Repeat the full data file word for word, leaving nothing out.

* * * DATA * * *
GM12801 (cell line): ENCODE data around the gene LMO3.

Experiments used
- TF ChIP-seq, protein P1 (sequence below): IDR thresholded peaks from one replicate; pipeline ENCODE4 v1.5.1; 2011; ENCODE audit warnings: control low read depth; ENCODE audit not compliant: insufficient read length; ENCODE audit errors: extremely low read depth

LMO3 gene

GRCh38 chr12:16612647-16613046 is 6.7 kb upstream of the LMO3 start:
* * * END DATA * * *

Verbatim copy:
GM12801 (cell line): ENCODE data around the gene LMO3.

Experiments used
- TF ChIP-seq, protein P1 (sequence below): IDR thresholded peaks from one replicate; pipeline ENCODE4 v1.5.1; 2011; ENCODE audit warnings: control low read depth; ENCODE audit not compliant: insufficient read length; ENCODE audit errors: extremely low read depth

LMO3 gene

GRCh38 chr12:16612647-16613046 is 6.7 kb upstream of the LMO3 start: